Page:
The COVID pandemic inevitably highlighted the ways in which we define the doctor-patient relationship, and what healthcare looks like. Physicians had to remain connected with their patients in new ways, and thanks to state and federal governments rewriting telehealth regulations, patients were able to access providers from the comfort of their homes.
While there are a plethora of benefits telehealth creates in a post-pandemic world, some states are rolling back regulations around telehealth licensing and requirements. We have received many calls related to whether or not a provider is allowed to offer services beyond state lines. Unfortunately, due to federal and state laws, there is not a “yes” or “no” answer or as OmniSure’s Laura Luck Martinez BSN, RN, MS, ARM, CPHRM, FASHRM puts it, “there is no one-size-fits-all solution. The one consistent thing we can say is that the pandemic changed things significantly.” We explore the implications of this below.
Each State is Different
As of summer 2021, states are rolling back many telehealth pandemic workarounds. Because these laws were issued under state emergency declarations, they were never meant to be permanent. This means that updated legislation should be communicated to patients. An article published in the Atlanta Journal Constitution (9/7/21) explains how Johns Hopkins Medicine in Baltimore, “recently scrambled to notify more than 1,000 Virginia patients that their telehealth appointments were ‘no longer feasible,’ said Dr. Brian Hasselfeld, medical director of digital health and telemedicine.” Virginia’s emergency order has been rolled back. Although the demand for telehealth service is still high, the state by state licensing requirements complicate physician’s abilities to provide care beyond state borders.
Martinez also explains how she often gets calls because patients who were seeing their provider have since moved and are still wanting the same doctor. It’s important to note that the law does not change during these circumstances. If you are not in the state and they have rolled back their telehealth legislations, you cannot continue the same patient/provider relationship.
State licensing basics
State medical boards oversee a myriad of moving parts to ensure patient safety and provider credibility. While these systems are in place for great reasons, they vary by state. It must be considered that additional licenses in out-of-state territories require application fees and adhering to certain continuing education programs.
Another factor with state medical boards rolling back regulations has financial implications as well. Part of a state’s revenue comes from licensing, and these are not minor fees. Kaiser Health News notes that “different state requirements make it cumbersome and expensive for doctors, nurses and other clinicians to get licenses in multiple states….” Therefore, while the convenience of telehealth for patients is accessible, the out of state licensing is not financially accessible for providers.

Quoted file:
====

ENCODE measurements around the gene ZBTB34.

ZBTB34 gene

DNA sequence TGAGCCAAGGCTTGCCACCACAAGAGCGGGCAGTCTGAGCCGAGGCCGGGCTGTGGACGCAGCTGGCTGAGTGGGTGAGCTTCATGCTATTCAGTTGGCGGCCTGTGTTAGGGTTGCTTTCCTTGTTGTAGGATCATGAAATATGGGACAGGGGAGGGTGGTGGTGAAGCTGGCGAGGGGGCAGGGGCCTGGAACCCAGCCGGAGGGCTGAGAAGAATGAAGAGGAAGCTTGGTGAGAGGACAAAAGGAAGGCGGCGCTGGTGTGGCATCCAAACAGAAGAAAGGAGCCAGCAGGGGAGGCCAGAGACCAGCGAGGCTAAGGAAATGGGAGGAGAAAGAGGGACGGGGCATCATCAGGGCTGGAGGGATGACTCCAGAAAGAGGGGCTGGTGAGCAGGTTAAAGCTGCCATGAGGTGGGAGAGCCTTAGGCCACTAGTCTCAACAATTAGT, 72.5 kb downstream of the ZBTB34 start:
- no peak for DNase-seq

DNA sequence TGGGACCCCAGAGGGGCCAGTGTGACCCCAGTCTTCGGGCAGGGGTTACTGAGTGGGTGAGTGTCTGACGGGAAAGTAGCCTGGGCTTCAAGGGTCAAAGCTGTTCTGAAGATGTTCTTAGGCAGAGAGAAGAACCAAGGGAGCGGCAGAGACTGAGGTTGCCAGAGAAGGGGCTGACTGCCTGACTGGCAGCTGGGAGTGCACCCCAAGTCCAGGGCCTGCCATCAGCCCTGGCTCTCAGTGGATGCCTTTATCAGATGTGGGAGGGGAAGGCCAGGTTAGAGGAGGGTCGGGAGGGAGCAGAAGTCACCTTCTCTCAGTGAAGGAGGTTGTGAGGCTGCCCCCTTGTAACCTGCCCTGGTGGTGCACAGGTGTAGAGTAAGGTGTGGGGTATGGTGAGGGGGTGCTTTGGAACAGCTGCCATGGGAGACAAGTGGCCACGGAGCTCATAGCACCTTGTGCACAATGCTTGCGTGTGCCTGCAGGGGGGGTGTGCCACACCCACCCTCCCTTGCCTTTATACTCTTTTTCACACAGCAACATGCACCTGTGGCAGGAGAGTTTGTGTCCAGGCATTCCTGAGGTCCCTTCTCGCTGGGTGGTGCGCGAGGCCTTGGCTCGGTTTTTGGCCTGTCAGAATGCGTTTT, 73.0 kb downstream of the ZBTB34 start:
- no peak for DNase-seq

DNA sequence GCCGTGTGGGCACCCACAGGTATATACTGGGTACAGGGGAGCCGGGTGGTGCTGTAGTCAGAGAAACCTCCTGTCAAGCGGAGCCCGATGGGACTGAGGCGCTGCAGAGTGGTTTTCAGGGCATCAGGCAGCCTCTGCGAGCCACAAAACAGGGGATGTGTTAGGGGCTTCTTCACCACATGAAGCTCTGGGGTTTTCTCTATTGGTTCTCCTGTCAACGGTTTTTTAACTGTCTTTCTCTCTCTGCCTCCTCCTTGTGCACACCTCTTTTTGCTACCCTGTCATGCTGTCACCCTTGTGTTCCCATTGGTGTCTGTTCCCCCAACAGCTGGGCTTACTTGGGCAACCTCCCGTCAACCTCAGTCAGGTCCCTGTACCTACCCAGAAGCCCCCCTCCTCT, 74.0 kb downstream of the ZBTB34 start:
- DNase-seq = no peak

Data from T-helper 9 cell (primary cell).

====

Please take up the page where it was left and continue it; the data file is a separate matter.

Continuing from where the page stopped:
Telehealth makes more options available
The benefits of telehealth and telemedicine are very clear. For many, going to a doctor’s appointment is not easy. People have transportation issues, disabilities, or perhaps live in rural areas or challenging to access settings, and these are huge considerations for lawmakers in telehealth legislation.
According to the American Medical Association, “telehealth use by physicians jumped from 25 percent in 2018 to almost 80 percent in 2020, while almost 85 percent of psychiatrists connected with the patients via video visit or telephone during the height of the pandemic.” There is no debate on the growing use of telehealth, and it’s benefits for patients and providers alike.
The value of telehealth and telemedicine expands the breadth of healthcare access. Lawmakers are hard at work trying to make healthcare more accessible for Americans. This past June, The Protecting Telehealth Access Act was introduced in the Senate in order to expand telehealth access and advocate for this coverage beyond the COVID-19 pandemic.
US Rep David B. McKinley (R-WV) who helped introduce the bill explained in a press release how “the pandemic has proven the value of telehealth… particularly in rural areas, where access to care is a challenge, telehealth has provided a much-needed lifeline and improved care for millions of Americans. We need to take the lessons learned over the past year and a half and ensure we provide flexibility to meet the needs of patients and health care providers.”
As of the time of this publication, we expect much of the legislation will pass, making telehealth and telemedicine accessible for all Americans. In the meantime, the landscape remains difficult to navigate, but you and your insured partners don’t need to go it alone. OmniSure specialists are available to provide guidance and advice for your specific situation when it comes to telehealth. Speak to an expert to get started.